Judges are looking to history, but not for historical purposes. They must force unruly historical events through a decisionmaking process that will have binary results, such as liability or no liability, damages or no damages, guilt or acquittal, a jury trial or no jury trial, the availability of laches or no availability of laches, contempt or no contempt. Judges have no leisure for prolonged investigation, a series of monographs, a revise-and-resubmit. They do have some grounds for abstaining from making a decision, but there is no such thing as Incomplete Historical Record Abstention. Pressed to use history and pressed to decide, judges tend to emphasize the continuity of past and present. In this way, too, their use of history differs sharply from historical scholarship, in which the characteristic theme is discontinuity.
And yet this does not mean that the idealized tradition that judges reconstruct is empty or a phantom or a fraud. The tradition of remedies typically available in equity is not meaningless. Naturally there will be disputed questions at the borders, as there always are. But there are many questions that will be clearly settled by such an approach—indeed, this is what will make it possible for legal historians to criticize courts for clear mistakes (as when the Supreme Court misdescribed the writ of mandamus as an equitable remedy). As time goes on, the jurisprudence of the tradition of remedies typically available in equity will settle. It will mature.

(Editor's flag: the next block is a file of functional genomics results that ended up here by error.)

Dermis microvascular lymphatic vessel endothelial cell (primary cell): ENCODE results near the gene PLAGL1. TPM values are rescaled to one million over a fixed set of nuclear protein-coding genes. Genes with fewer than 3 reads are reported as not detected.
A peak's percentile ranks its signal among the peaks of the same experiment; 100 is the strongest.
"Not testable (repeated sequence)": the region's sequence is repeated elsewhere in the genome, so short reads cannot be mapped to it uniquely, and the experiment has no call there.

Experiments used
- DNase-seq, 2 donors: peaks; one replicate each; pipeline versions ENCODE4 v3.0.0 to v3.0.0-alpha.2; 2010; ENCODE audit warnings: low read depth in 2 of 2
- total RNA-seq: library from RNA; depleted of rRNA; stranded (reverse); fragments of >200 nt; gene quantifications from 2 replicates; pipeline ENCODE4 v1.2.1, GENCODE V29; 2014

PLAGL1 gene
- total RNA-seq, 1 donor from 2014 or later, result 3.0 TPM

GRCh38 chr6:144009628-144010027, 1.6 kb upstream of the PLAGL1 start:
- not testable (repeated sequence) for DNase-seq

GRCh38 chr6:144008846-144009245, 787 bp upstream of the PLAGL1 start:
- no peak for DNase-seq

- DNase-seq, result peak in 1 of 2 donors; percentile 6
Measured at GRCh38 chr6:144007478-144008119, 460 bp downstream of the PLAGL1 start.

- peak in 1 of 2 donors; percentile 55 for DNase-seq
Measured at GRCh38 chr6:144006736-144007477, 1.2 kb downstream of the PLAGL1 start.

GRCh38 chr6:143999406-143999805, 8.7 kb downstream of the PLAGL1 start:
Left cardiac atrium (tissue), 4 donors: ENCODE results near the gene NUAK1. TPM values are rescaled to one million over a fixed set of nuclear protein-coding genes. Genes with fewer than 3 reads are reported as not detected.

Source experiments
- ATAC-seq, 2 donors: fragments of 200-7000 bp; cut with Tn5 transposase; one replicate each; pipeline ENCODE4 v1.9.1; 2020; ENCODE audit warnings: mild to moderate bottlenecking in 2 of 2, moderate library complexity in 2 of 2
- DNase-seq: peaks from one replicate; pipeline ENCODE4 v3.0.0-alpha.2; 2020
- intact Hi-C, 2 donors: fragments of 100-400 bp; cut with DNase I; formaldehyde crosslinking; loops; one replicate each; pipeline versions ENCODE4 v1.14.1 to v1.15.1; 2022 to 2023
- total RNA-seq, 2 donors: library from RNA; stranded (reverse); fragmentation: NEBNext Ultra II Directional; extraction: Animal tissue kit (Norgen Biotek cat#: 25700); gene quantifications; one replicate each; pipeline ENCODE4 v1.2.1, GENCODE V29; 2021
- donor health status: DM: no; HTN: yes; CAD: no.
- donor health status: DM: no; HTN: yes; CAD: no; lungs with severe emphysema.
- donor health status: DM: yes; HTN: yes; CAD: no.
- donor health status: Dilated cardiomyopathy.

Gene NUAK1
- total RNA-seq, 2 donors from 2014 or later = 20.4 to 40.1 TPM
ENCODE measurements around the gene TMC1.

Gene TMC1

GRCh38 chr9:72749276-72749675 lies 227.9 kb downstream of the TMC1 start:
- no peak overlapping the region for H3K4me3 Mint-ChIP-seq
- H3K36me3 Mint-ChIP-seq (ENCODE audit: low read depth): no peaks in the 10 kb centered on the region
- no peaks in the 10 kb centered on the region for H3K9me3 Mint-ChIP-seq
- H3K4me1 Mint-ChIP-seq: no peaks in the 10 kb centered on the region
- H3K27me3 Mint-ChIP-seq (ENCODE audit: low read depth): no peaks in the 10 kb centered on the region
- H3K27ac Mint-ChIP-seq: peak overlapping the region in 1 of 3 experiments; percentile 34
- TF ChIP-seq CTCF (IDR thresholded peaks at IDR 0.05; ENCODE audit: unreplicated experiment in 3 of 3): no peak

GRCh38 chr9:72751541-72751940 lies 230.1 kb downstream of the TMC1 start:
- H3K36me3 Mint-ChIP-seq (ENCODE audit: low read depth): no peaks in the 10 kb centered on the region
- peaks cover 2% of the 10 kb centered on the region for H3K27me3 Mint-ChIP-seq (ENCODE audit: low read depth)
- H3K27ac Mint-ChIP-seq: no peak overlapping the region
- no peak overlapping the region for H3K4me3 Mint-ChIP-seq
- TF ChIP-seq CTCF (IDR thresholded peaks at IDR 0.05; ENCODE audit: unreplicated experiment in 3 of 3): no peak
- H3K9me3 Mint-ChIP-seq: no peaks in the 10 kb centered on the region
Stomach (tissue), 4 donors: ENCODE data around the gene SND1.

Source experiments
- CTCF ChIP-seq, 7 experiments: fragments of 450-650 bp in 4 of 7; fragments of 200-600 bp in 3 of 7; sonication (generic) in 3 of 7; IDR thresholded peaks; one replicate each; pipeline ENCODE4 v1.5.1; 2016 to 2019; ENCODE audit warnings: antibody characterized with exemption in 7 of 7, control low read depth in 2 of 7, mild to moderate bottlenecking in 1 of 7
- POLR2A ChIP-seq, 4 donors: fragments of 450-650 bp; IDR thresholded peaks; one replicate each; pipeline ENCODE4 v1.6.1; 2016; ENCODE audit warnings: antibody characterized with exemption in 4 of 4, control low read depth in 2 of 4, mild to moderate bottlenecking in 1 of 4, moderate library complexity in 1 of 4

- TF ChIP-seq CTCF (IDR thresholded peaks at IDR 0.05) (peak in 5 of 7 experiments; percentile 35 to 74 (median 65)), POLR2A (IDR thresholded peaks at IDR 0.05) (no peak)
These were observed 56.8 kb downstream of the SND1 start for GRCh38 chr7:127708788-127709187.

The jurisprudence of tradition’s project to reconstruct an idealized history of equity is, in fact, a plausible middle course between the options of freezing equity at a distant historical moment, on the one hand, and imbuing it with amorphous exhortations to courts to be “flexible” or “adaptable” or to do “what is right,” on the other. These are the options available to a court confronted with the necessity to interpret and decide. Even more than that, however, the methodology of the jurisprudence of tradition highlights—helpfully—the perennial separation between academic and judicial functions, purposes, and roles. Perhaps there are lessons here for the religion clauses as well.